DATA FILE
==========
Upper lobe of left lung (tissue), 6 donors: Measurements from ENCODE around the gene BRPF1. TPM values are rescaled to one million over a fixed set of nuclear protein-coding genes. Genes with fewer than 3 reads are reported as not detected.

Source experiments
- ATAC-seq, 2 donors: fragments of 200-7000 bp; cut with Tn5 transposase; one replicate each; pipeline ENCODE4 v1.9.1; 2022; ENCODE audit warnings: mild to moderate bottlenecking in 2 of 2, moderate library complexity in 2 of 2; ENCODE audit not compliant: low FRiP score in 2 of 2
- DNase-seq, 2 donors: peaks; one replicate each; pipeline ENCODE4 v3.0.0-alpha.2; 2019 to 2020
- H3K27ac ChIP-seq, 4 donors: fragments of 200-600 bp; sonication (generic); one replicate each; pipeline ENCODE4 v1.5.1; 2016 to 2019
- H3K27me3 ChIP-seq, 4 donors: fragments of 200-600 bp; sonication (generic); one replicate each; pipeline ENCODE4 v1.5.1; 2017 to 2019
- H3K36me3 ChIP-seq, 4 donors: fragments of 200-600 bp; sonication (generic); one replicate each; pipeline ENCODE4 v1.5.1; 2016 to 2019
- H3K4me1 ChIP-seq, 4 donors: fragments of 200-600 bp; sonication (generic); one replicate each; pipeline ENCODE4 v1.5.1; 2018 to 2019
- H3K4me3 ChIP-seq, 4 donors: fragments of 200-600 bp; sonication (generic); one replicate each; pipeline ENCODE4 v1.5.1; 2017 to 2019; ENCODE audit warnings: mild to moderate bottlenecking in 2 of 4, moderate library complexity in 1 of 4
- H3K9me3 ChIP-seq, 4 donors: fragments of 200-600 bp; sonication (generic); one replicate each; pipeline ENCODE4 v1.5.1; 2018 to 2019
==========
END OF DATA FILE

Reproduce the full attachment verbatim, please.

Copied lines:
Upper lobe of left lung (tissue), 6 donors: Measurements from ENCODE around the gene BRPF1. TPM values are rescaled to one million over a fixed set of nuclear protein-coding genes. Genes with fewer than 3 reads are reported as not detected.

Source experiments
- ATAC-seq, 2 donors: fragments of 200-7000 bp; cut with Tn5 transposase; one replicate each; pipeline ENCODE4 v1.9.1; 2022; ENCODE audit warnings: mild to moderate bottlenecking in 2 of 2, moderate library complexity in 2 of 2; ENCODE audit not compliant: low FRiP score in 2 of 2
- DNase-seq, 2 donors: peaks; one replicate each; pipeline ENCODE4 v3.0.0-alpha.2; 2019 to 2020
- H3K27ac ChIP-seq, 4 donors: fragments of 200-600 bp; sonication (generic); one replicate each; pipeline ENCODE4 v1.5.1; 2016 to 2019
- H3K27me3 ChIP-seq, 4 donors: fragments of 200-600 bp; sonication (generic); one replicate each; pipeline ENCODE4 v1.5.1; 2017 to 2019
- H3K36me3 ChIP-seq, 4 donors: fragments of 200-600 bp; sonication (generic); one replicate each; pipeline ENCODE4 v1.5.1; 2016 to 2019
- H3K4me1 ChIP-seq, 4 donors: fragments of 200-600 bp; sonication (generic); one replicate each; pipeline ENCODE4 v1.5.1; 2018 to 2019
- H3K4me3 ChIP-seq, 4 donors: fragments of 200-600 bp; sonication (generic); one replicate each; pipeline ENCODE4 v1.5.1; 2017 to 2019; ENCODE audit warnings: mild to moderate bottlenecking in 2 of 4, moderate library complexity in 1 of 4
- H3K9me3 ChIP-seq, 4 donors: fragments of 200-600 bp; sonication (generic); one replicate each; pipeline ENCODE4 v1.5.1; 2018 to 2019